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Rider and Pundit Reflections

Predictably the media outlets that have no interest in the TT as a sport jumped on the tragic events of this year’s TT. The BBC covered the number of fatalities on both the local and national news, the exploits of Peter Hickman, Michael Dunlop and the Birchalls weren’t worth a mention!

The BBC’s Roger Johnson interviewed Steve Plater on Sunday morning’ Breakfast Show:  ‘it was the "toughest course in the world without doubt", but that was "part of the attraction" for those competing and watching. He went on to say that a new safety management system introduced in 2022 was "working very hard behind the scenes" at the event.  "All of the competitors know the risk as well, and moving forward they will be fully aware of the new safety situation."

Also speaking to BBC Breakfast, former motor racing pundit Liam Beckett said he had developed a "love-hate" relationship with the sport after seeing friends, including Robert and William Dunlop, killed while taking part in road racing events.

He said while "any death in sport, even one is deeply regrettable", the statistics at the TT were "absolutely shocking". "To have five like we have had in the past fortnight - it's just totally unacceptable. I know the organisers try so hard to make it safer but they never will," he said. "I think that plays a part in how the riders get the thrill and buzz out of competing." Reflecting on the fatalities in the three-wheel class, Beckett said it was "maybe time to call a halt to sidecar racing" at the TT, as they were "too unstable".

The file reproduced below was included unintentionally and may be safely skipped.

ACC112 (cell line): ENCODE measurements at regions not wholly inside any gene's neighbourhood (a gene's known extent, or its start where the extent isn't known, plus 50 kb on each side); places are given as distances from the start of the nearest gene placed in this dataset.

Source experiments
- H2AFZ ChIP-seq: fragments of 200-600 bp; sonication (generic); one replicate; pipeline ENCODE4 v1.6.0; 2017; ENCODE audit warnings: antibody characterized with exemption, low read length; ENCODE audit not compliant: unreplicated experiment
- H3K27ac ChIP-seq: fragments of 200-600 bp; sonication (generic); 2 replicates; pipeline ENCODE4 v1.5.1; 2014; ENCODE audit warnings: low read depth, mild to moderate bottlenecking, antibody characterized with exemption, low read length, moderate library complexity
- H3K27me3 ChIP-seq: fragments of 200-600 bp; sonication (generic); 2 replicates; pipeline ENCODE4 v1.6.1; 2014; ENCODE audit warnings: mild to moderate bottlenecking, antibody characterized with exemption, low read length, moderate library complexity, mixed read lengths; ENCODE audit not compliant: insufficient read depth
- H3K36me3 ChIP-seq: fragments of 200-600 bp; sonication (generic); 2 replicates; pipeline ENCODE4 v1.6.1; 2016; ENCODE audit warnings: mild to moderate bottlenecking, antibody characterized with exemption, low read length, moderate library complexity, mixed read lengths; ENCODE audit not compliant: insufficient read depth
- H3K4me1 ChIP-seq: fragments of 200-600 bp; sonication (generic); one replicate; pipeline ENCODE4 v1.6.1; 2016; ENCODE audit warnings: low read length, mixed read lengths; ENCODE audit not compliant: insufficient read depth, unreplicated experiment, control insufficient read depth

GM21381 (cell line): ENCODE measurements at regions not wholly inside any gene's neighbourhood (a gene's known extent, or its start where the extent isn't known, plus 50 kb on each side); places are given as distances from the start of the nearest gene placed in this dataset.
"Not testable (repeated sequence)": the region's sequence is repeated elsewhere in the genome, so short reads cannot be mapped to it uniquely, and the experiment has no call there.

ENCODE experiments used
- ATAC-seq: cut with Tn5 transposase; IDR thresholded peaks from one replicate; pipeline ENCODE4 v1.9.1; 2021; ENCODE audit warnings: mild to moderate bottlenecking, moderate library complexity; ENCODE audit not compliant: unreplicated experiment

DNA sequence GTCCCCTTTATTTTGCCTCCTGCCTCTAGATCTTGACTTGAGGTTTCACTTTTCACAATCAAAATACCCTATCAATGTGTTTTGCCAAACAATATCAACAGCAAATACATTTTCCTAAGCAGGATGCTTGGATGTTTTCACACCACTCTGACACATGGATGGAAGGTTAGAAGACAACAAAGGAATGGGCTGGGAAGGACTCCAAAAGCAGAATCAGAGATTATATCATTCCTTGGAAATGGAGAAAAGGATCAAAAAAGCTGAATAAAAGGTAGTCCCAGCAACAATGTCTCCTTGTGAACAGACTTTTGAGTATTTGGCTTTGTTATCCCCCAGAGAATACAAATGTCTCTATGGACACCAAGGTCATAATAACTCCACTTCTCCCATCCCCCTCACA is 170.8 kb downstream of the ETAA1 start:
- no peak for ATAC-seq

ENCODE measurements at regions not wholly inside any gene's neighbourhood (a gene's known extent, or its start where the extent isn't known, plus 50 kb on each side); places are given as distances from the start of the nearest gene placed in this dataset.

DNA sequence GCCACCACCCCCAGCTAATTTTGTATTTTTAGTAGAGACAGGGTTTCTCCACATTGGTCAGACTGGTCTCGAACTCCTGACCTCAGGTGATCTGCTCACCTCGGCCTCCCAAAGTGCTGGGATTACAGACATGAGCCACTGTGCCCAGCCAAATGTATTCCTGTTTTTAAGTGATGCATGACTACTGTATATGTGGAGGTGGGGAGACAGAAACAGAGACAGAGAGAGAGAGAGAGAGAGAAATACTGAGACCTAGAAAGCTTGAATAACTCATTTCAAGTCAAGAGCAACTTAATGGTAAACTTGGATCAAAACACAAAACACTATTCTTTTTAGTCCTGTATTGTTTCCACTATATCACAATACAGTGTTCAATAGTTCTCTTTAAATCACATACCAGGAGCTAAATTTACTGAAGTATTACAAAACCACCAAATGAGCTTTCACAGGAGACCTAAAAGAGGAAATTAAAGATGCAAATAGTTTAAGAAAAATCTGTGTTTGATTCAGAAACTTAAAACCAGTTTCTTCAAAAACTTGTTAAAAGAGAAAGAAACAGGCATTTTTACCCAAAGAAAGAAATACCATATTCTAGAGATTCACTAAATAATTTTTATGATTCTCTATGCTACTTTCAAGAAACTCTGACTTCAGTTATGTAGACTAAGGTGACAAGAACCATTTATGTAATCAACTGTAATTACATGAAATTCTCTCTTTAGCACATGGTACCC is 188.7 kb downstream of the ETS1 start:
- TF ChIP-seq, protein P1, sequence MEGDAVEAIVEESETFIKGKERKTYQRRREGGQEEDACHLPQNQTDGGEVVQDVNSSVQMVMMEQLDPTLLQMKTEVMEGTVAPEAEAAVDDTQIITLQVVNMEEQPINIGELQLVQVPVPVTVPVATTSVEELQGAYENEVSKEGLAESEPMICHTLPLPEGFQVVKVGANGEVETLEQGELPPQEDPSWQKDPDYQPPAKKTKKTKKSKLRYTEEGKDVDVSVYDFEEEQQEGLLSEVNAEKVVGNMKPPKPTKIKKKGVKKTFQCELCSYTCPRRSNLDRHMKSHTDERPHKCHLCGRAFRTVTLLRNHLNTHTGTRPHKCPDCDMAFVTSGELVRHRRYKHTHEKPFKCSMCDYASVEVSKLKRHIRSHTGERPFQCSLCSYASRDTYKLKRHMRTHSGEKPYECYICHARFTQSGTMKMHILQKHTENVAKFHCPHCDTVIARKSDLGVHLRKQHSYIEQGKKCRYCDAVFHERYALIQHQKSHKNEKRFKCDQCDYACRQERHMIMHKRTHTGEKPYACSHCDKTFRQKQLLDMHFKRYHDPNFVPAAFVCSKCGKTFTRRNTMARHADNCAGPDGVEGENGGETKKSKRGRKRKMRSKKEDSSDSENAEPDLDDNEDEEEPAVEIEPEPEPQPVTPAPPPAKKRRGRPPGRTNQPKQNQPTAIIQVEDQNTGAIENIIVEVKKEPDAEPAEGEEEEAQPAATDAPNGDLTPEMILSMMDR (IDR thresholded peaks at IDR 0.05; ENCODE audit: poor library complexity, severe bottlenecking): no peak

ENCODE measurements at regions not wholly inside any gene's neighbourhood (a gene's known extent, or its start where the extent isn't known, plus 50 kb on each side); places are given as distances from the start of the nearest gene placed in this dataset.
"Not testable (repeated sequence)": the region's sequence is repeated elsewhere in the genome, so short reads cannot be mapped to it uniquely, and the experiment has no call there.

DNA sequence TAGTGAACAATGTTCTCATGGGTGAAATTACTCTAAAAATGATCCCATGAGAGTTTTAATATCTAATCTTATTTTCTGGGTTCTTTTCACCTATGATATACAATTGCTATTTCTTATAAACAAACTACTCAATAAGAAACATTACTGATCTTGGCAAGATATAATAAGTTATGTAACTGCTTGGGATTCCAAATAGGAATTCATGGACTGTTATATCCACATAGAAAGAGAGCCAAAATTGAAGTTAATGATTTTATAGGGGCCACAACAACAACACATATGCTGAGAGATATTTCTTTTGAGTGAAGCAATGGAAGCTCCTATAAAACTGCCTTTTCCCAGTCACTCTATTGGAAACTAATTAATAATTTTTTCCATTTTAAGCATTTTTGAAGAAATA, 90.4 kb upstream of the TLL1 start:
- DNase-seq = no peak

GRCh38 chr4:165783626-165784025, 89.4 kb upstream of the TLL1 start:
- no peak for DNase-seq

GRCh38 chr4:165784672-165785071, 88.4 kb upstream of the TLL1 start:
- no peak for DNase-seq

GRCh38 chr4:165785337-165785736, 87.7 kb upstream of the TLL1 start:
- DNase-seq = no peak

Speaking after taking victory in Saturday's rescheduled Senior TT race, outright lap record holder Peter Hickman said: "Obviously my thoughts are with everybody who's not able to go home this week. "It's a tough sport for that - we've had a really hard week. There's massive ups and downs with this thing, we all know that. "We all absolutely love it for all the right and wrong reasons, whichever way you want to look at it. We all know what we're doing here. A lot of people don't understand this."

Joey Thompson said after the Senior TT that he struggled with pace but enjoyed riding around the ‘Greatest Circuit of All Time’.


Nathan Harrison said: "To be a TT rider is what I've always wanted to be, it's what I've always wanted to do in my life, and I can now call myself a TT racer."


The busiest rider of the week, Michael Russell, who not only competed in all of the solo races and the Sidecar TT but also at the Pre TT Classic said: there had been "tragic accidents", adding: "Everyone enters the races with the knowledge of this happening... it's a risk that we all take." 


FHO Racing Team Principal Faye Ho reflected: “For all the joy road racing offers, we can never forget nor lose sight of the dangers it also brings, something we have tragically been reminded of too many times over the last two weeks.